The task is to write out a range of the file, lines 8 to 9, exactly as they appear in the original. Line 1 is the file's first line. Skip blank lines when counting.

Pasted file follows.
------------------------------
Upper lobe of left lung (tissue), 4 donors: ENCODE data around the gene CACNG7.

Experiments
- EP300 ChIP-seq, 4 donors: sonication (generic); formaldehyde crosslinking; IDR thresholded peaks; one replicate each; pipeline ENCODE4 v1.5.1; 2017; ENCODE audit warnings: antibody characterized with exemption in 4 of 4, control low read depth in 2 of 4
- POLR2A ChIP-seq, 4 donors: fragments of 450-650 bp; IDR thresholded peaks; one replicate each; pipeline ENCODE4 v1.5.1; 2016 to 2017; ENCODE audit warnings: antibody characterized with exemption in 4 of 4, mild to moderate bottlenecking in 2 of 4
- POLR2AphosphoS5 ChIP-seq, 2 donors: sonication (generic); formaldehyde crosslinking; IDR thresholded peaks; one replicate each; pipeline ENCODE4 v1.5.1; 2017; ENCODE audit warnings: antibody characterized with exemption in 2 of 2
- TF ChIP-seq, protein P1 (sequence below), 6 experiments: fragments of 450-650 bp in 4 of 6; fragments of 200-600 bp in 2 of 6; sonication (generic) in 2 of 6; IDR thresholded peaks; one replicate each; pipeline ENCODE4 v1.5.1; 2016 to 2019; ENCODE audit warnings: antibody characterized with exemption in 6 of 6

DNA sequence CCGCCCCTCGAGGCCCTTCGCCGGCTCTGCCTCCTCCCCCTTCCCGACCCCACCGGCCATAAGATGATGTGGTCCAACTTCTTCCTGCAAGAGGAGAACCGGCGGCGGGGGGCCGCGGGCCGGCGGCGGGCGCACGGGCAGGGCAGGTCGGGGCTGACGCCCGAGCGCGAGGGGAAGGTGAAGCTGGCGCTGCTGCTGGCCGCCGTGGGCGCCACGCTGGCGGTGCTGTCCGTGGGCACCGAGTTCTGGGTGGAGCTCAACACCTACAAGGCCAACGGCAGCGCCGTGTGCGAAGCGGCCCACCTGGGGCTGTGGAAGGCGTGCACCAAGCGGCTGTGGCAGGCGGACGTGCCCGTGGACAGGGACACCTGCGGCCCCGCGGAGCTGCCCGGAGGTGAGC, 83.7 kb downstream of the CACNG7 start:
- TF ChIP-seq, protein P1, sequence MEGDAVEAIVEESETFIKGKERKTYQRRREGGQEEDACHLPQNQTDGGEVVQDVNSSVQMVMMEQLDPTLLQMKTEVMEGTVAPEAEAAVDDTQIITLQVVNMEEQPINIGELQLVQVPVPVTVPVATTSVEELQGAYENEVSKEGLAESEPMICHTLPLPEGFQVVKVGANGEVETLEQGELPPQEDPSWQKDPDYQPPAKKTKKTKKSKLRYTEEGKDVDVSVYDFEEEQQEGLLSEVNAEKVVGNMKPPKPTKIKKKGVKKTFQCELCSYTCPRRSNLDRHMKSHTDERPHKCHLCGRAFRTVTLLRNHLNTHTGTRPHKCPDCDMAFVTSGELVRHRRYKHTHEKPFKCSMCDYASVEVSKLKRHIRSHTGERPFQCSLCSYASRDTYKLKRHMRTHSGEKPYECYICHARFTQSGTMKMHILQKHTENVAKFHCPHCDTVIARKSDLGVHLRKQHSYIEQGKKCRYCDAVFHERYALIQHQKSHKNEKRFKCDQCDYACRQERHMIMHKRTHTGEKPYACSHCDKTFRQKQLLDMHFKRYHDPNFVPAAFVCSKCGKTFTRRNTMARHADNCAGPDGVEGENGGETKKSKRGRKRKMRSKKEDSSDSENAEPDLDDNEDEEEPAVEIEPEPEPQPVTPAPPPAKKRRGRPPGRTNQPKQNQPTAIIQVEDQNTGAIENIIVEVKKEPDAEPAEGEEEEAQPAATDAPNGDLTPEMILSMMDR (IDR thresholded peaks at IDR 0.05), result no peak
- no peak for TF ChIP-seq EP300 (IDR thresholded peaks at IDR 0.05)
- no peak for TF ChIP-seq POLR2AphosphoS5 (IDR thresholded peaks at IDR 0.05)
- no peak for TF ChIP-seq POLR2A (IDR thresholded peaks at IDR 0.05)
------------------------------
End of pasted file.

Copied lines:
- TF ChIP-seq, protein P1, sequence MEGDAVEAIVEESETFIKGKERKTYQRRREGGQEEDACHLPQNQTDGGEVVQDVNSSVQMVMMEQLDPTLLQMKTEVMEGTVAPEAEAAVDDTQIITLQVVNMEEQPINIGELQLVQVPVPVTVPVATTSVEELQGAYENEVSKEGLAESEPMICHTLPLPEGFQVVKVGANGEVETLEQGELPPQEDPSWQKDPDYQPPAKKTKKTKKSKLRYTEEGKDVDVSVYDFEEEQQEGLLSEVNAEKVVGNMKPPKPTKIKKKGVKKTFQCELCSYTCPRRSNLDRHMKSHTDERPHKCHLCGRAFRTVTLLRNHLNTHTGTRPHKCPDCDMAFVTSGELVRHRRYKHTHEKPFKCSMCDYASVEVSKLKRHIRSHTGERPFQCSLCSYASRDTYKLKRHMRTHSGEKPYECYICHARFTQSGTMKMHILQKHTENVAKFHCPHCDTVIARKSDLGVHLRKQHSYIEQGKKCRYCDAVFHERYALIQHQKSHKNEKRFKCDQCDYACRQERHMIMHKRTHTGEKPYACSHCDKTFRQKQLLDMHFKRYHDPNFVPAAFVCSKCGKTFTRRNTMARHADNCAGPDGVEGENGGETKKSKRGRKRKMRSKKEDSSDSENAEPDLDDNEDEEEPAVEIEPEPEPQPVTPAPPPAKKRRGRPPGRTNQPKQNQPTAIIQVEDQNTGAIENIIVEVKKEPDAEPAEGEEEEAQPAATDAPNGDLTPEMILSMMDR (IDR thresholded peaks at IDR 0.05), result no peak
- no peak for TF ChIP-seq EP300 (IDR thresholded peaks at IDR 0.05)